Ring it, mount it between blotters and a decent set of flanges, set the grinder in a corner and plug it in to run from a safe distance away. If it doesn't blow up in the first few minutes you will be fine. If you have employees don't do it, OSHA will bite a chunk from your ass for exceeding MOS ratings.
• posted
I think you all should stop looking at this from a physics or scientific point of view. In stead look at it from an economic point of view. What is the cost of a new or proper wheel versus the cost of an ER visit or even the co-pay, or worse?
Chuck P.
• posted
But there will be no cost of an ER visit if the physics are correct. The truth is that all the grinding wheels are made the same. The smaller ones can be used at higher rpm and are labeled that way. The larger ones can not be used at as high an rpm and are labeled accordingly. If you make a smaller wheel from a bigger wheel, it is now a smaller wheel and can be run at a higher rpm.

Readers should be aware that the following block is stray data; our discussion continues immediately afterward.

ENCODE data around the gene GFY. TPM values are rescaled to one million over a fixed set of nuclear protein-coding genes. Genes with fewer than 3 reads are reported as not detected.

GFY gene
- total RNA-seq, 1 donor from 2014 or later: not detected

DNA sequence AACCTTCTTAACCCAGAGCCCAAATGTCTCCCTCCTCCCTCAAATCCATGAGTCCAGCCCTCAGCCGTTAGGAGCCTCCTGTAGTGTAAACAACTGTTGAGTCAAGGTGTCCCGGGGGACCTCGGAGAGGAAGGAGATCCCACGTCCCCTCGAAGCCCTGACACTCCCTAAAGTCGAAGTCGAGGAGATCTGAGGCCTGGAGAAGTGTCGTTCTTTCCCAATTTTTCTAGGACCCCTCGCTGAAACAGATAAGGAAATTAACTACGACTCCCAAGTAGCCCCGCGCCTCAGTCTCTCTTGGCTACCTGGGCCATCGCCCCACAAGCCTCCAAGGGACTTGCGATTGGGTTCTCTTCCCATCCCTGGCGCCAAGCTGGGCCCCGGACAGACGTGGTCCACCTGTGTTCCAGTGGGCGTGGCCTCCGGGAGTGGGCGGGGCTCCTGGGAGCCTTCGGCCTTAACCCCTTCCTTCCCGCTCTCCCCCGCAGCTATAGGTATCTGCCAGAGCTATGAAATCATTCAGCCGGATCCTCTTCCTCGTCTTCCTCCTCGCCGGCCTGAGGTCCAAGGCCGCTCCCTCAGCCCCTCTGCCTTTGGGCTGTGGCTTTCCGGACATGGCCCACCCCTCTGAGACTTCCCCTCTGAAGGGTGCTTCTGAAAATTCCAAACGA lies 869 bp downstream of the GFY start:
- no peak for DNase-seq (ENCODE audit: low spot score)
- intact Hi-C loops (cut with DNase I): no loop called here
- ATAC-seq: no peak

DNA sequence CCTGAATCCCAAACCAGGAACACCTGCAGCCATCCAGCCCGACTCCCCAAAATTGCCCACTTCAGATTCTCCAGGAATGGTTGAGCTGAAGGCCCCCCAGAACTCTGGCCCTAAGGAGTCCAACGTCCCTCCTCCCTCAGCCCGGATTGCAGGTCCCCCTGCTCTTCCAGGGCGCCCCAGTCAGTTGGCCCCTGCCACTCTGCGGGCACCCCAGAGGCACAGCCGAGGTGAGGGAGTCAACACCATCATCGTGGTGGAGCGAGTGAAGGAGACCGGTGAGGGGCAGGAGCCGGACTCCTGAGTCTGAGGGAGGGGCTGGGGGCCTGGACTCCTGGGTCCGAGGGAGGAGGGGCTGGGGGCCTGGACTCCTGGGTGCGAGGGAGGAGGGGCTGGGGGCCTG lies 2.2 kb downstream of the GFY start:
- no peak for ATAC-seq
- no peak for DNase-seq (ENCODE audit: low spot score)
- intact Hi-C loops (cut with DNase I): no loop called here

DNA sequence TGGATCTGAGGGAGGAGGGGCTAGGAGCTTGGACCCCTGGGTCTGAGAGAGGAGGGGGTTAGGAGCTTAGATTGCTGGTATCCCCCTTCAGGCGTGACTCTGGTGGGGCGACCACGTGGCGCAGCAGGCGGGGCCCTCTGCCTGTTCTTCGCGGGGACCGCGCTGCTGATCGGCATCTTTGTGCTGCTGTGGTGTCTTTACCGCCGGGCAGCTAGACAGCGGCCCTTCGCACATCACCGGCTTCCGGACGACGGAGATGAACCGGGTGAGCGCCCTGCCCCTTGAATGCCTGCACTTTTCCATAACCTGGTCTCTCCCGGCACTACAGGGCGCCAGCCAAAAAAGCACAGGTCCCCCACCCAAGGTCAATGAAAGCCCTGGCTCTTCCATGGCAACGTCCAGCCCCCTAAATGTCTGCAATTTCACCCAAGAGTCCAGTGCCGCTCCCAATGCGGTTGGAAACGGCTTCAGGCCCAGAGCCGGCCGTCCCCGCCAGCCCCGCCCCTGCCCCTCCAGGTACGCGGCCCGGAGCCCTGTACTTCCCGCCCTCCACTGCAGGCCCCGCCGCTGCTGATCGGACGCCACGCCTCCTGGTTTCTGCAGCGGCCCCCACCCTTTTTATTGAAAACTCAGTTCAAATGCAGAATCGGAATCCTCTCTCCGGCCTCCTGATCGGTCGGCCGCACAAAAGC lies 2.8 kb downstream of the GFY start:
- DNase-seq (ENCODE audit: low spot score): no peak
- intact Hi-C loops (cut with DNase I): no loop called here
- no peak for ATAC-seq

Do you really think that they use some better way of constructing smaller wheels?
Dan
• posted
From my position, it IS looking at it from an economic point of view, and science and physics do not contradict the position. I see no profit in discarding a wheel that has ample service life left when it can be run faster to compensate for loss of surface speed. The only problem with the idea is that few grinders offer the ability to change speeds, so it is usually not a consideration.
Pay close attention to the post by dcaster. REAL close attention.
*There is no risk* in speeding up a wheel that is worn in size, not as long as you don't exceed the design surface speed. The risk returns to the risk of a new wheel that is run at the rated speed. Why should it not? That's all we're talking about. Wheels blow up occasionally-----even nice, new, crisp wheels. Airplanes fall out of the sky, and boats sink. There are risks with everything. Don't break the rules and you're as safe as you can hope to be.
Harold
• posted